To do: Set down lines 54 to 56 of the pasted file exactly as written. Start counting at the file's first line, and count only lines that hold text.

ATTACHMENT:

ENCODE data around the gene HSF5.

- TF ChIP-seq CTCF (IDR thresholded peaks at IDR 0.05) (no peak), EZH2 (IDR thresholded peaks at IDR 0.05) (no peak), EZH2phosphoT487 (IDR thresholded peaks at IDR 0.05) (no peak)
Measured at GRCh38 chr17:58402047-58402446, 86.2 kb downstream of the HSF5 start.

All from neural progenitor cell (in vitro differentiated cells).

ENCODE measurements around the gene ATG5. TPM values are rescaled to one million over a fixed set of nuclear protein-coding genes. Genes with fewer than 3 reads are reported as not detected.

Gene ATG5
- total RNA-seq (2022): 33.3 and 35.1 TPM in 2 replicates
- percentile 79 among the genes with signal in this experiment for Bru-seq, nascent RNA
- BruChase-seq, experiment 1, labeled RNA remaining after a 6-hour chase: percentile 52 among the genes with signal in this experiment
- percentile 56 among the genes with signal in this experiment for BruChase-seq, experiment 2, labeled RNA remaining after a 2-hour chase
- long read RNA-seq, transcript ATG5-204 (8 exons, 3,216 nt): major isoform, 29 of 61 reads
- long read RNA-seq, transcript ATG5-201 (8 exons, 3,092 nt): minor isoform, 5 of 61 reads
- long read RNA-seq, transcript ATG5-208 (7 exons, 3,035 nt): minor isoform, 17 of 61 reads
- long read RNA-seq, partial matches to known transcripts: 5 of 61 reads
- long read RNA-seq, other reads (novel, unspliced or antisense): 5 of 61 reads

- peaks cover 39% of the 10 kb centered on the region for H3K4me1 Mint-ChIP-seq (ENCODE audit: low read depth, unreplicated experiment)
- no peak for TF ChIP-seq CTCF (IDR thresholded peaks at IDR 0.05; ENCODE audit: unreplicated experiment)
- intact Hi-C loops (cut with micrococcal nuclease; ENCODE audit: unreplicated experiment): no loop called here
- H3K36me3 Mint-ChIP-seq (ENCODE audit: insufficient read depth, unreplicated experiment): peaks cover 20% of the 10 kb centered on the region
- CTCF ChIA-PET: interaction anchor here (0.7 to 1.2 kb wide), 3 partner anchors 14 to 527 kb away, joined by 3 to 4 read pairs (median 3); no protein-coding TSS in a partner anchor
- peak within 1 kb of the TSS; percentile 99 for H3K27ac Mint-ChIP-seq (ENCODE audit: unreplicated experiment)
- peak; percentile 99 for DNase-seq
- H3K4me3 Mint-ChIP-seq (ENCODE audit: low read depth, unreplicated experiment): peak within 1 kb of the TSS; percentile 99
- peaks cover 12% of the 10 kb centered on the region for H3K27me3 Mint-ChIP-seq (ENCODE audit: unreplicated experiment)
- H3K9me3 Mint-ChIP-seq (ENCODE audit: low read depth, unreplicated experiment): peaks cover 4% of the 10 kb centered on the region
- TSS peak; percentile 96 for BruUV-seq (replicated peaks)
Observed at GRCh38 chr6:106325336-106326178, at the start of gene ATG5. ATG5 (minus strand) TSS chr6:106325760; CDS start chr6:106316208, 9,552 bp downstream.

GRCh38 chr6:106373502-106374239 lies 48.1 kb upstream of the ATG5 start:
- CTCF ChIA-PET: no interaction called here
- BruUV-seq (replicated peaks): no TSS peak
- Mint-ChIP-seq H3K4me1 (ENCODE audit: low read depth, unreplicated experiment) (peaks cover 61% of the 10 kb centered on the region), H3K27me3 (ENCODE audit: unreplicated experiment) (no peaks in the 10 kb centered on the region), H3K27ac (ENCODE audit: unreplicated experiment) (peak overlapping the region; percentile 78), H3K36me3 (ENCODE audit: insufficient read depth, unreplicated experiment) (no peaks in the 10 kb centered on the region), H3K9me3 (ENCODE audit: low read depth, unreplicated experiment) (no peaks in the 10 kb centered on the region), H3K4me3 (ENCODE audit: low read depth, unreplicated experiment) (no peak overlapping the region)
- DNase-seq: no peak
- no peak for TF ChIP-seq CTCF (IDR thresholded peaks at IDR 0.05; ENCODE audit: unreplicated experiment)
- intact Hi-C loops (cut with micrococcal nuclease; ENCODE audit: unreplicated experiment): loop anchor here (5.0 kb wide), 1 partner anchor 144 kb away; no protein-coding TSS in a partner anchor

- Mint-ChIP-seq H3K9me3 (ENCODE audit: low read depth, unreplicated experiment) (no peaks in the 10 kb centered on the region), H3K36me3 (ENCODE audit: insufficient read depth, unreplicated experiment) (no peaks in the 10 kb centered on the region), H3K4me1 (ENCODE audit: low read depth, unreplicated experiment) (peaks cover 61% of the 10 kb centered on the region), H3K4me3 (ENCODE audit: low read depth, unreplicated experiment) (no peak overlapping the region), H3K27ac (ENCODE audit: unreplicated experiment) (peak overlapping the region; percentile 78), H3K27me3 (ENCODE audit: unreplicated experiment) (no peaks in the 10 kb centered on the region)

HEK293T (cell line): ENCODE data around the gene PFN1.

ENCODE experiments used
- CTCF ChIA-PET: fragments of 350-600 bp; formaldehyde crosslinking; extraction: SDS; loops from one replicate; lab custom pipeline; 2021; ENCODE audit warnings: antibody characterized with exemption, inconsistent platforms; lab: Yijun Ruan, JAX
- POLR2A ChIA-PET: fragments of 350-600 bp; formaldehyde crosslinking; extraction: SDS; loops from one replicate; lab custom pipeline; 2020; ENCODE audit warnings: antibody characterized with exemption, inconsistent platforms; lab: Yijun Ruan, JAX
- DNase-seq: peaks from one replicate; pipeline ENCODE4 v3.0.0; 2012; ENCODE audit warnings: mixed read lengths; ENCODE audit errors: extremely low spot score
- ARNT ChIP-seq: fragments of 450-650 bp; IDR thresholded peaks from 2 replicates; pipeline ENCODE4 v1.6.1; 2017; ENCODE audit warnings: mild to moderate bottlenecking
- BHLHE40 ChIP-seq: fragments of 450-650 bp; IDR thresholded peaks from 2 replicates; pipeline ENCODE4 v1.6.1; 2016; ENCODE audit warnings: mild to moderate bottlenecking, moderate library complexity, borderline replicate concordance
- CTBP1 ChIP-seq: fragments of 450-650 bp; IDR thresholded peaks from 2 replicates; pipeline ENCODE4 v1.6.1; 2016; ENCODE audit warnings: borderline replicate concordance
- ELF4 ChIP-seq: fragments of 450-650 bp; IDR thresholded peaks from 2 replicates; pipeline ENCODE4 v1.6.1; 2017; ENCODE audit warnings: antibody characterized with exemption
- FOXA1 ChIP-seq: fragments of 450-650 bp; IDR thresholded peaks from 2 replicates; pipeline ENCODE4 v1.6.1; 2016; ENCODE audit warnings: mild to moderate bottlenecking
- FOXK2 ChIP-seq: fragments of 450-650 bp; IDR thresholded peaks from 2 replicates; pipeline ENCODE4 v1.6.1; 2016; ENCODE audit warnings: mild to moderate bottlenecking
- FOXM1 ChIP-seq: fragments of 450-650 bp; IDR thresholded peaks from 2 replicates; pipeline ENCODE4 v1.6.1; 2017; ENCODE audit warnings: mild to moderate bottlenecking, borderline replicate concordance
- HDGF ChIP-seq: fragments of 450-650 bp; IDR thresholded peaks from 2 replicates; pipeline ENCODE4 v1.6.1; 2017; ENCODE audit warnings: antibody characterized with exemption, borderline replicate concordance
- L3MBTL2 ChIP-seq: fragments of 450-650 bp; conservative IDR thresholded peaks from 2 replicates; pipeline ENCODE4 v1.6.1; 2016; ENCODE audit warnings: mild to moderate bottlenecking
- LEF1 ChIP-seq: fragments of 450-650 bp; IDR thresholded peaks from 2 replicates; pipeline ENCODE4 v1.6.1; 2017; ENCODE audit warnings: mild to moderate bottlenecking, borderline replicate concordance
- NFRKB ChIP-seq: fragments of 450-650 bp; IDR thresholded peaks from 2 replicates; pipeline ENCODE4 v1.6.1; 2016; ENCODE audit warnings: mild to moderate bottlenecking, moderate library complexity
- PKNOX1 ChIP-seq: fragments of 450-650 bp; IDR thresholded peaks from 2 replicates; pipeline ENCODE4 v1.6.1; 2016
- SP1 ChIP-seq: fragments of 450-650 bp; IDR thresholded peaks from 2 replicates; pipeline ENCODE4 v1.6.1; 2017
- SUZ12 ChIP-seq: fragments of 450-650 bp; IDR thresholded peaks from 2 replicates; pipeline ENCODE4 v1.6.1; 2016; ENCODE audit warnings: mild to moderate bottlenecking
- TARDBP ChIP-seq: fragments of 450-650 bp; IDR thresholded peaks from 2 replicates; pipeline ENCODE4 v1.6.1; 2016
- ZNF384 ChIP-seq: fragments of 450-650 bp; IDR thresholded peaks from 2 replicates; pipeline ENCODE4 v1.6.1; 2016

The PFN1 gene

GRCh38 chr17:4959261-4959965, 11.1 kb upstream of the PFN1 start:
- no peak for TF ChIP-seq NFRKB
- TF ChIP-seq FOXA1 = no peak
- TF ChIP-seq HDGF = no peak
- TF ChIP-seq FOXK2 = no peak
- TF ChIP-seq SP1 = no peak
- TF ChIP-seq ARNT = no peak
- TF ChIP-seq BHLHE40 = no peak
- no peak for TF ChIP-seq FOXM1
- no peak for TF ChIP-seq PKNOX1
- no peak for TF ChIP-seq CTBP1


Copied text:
- SUZ12 ChIP-seq: fragments of 450-650 bp; IDR thresholded peaks from 2 replicates; pipeline ENCODE4 v1.6.1; 2016; ENCODE audit warnings: mild to moderate bottlenecking
- TARDBP ChIP-seq: fragments of 450-650 bp; IDR thresholded peaks from 2 replicates; pipeline ENCODE4 v1.6.1; 2016
- ZNF384 ChIP-seq: fragments of 450-650 bp; IDR thresholded peaks from 2 replicates; pipeline ENCODE4 v1.6.1; 2016